Africa overland tour, Nairobi to Johannesburg
Description of Africa overland tour, Nairobi to Johannesburg
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As the pioneers of responsible tourism, we've screened this (and every) holiday so that you can travel knowing it will help support the places and people that you visit, and the planet. Read how below.
PlanetWildlife: During this trip there are several opportunities to visit projects that support both wildlife conservation and local communities. Perhaps the most iconic animal in East Africa when it comes to conservation is the Mountain Gorilla. Our travellers have the opportunity to trek to see these magnificent creatures in their natural habitat in Uganda or Rwanda and a large part of the trekking permits cost goes towards conserving and protecting Mountain Gorillas through anti-poaching programs and the maintenance of their rainforest environment.
Visits to the gorillas are very well controlled by the Parks Authority in order to minimise the potential negative impact on the gorillas. Group sizes are limited to eight; visits last for one hour (and there is only one visit allowed per day) and a distance of seven metres has to be maintained. Every effort is made to ensure that the gorillas are not exposed to human bacteria. Physical contact is not allowed and visitors are not allowed to trek if they are suffering from a cold. A tourist infrastructure has also built up around the gorilla trekking points-providing accommodation, food, transport and souvenirs, creating a lot more local employment.
Other projects our clients can visit include the David Sheldrick Wildlife Trustís impressive education and conservation project in Nairobi, the Ngamba Island Chimpanzee Sanctuary in Uganda which cares for rescued or orphaned chimpanzees; the conservation centre at Elsamere, home of the Elsa Conservation Trust in Kenya and the Otjitongwe Cheetah Preservation Park in Namibia which seeks to preserve the local cheetah population.
Water: We have a great appreciation of how vital a resource water is, especially in some of the areas we travel through. Due to the camping nature of this trip we carry a lot of our water for cooking, drinking and washing with us. Filling up heavy jerry cans, we find, helps focus the mind on the importance of water conservation!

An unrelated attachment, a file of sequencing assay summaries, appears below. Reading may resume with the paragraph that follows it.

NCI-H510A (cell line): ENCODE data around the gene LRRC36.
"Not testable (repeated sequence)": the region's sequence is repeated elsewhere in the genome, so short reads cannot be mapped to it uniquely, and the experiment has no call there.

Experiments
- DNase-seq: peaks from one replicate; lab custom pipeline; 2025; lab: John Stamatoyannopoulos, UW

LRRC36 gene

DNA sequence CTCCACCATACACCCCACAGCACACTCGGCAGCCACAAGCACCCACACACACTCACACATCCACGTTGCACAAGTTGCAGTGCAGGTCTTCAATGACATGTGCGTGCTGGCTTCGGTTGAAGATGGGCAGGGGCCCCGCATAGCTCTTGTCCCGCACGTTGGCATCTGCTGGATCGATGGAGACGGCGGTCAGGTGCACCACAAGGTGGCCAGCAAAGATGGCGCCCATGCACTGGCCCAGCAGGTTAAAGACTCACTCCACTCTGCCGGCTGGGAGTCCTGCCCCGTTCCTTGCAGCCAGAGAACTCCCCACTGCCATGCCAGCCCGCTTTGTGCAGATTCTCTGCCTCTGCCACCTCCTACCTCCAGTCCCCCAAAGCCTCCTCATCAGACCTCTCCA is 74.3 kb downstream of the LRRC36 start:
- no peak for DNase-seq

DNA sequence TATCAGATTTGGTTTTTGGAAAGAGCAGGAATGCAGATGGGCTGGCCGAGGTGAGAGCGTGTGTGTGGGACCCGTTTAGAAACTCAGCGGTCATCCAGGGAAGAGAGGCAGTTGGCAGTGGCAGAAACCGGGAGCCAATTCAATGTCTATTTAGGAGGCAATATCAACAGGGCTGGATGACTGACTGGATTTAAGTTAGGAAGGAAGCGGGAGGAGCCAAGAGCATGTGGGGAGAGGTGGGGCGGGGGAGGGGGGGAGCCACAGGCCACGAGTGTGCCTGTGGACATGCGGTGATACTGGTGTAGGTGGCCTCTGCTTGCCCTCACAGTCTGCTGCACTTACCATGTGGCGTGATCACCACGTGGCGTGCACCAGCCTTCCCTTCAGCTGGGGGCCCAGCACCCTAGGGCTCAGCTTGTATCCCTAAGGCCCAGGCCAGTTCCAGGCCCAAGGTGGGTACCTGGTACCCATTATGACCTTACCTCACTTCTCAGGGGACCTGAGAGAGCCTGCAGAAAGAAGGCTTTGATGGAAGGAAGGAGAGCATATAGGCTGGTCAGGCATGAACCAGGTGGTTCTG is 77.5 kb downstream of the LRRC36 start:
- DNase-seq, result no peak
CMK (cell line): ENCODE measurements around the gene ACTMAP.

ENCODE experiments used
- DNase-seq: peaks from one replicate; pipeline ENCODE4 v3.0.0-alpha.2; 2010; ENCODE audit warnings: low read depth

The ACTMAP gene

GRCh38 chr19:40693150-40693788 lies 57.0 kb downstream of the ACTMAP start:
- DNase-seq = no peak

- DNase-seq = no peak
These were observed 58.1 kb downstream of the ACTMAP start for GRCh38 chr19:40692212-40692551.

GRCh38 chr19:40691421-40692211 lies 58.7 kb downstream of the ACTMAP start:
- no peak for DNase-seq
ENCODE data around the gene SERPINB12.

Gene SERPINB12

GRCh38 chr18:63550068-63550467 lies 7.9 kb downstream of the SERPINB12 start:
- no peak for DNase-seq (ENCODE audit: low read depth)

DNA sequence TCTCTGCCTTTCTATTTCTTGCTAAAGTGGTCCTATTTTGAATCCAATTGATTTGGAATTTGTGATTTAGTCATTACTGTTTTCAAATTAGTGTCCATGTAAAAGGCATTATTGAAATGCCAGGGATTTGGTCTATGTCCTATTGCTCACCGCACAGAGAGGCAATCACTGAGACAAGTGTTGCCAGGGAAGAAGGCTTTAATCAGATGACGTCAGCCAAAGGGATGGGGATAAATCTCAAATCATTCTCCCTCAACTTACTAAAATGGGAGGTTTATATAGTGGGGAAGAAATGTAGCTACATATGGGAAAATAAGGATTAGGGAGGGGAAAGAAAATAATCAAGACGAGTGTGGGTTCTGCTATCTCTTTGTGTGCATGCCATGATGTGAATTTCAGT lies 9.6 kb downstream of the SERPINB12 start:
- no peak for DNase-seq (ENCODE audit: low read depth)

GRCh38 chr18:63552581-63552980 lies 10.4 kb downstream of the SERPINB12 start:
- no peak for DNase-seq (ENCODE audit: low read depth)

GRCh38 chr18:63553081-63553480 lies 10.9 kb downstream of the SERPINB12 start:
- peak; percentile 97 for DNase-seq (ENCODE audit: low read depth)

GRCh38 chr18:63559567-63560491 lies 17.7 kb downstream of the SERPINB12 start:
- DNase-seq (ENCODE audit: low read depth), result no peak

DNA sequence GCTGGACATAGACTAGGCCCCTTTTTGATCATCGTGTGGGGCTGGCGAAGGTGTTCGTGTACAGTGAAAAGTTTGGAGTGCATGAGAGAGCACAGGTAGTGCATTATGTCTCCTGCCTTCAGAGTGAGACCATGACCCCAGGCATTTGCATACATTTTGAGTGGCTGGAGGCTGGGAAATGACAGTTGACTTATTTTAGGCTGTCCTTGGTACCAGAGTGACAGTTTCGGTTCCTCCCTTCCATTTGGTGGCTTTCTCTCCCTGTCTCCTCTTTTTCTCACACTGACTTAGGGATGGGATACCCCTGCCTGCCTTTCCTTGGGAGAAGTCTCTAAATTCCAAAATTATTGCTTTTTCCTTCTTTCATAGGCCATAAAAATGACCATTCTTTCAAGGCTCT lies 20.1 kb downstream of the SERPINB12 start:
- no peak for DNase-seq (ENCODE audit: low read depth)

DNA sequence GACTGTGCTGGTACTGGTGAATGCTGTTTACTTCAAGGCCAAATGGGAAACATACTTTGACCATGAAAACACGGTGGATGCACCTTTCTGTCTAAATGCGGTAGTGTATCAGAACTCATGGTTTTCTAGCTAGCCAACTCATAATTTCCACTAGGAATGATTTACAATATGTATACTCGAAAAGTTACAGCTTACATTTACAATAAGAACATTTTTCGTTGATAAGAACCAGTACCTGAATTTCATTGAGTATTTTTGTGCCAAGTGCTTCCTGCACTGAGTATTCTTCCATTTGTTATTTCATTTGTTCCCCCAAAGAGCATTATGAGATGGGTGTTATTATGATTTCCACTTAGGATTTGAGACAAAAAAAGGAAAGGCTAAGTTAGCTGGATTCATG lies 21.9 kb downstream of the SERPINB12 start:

We also encourage our travellers to bring reusable water bottles from home with them for the trip. These can be filled from the truck's water supplies which helps to minimise the usage of plastic water bottles.
PeopleFriends & neighbours: During our overland journey we keep things as local as possible, staying at locally owned campsites, shopping in markets and small shops and using local operators to run our excursions. This directly supports these small businesses and their wider communities.
For example, our local Rwandan operator organises our gorilla treks and activities which involve the local community such as banana beer making. Our safaris into the Serengeti and Ngorongoro Crater are run by a company based in Arusha, Tanzania and they employ local drivers and guides.
We also try to stay at campsites that also have a commitment to the communities they inhabit and we do what we can to further support their initiatives. The Meserani Snake Park in Tanzania started as a campsite but has become an integral and important part of the local Masai community.
The campsite organises guided walks to local Masai villages - the Masai villagers themselves are the guides and all the profits go to the villages. The campsite has also established a medical centre for the local Masai community and this is partly funded by the profits from an on-site shop selling local Masai crafts. We have donated basic medical supplies to the medical centre and have also made financial contributions to the project.
At Lake Bunyoni, in Uganda our crew and travellers have helped us support a local pygmy village. When possible we have lunch with the villagers. They cook us a traditional meal which we pay for and this helps bring an income into the village. Some of the villagers also make handicrafts which our crew and travellers buy further supporting local skills and traditions and providing much needed income. We have also helped the village purchase some land and materials to build their own school.
Volunteering & charity: In Zimbabwe, we have been supporting the Hupenyu Hutsva Childrenís Home in Harare for a number of years.
We are very proud of our involvement with this Home as we can see the small differences we have made and we know that it has been important to the Home to just know that someone outside even cares about what is happening there. We have donated educational materials, bedding, clothing, sports equipment and computers to the Home.
In 2008 we also funded the installation of a borehole at the Home-enabling them to be far more self-sufficient in food production and enabling the children to learn valuable horticultural skills after our generous travellers donated seeds and gardening tools. Since 2007, we have run an annual 'Kids Week' event, using our trucks and crew to take all the children and staff out on a series of day trips, finishing the week with a big party. Many of the children rarely leave the compound they live on so it is always a big adventure! We're never sure who it enjoys it most though, our crew or the children!
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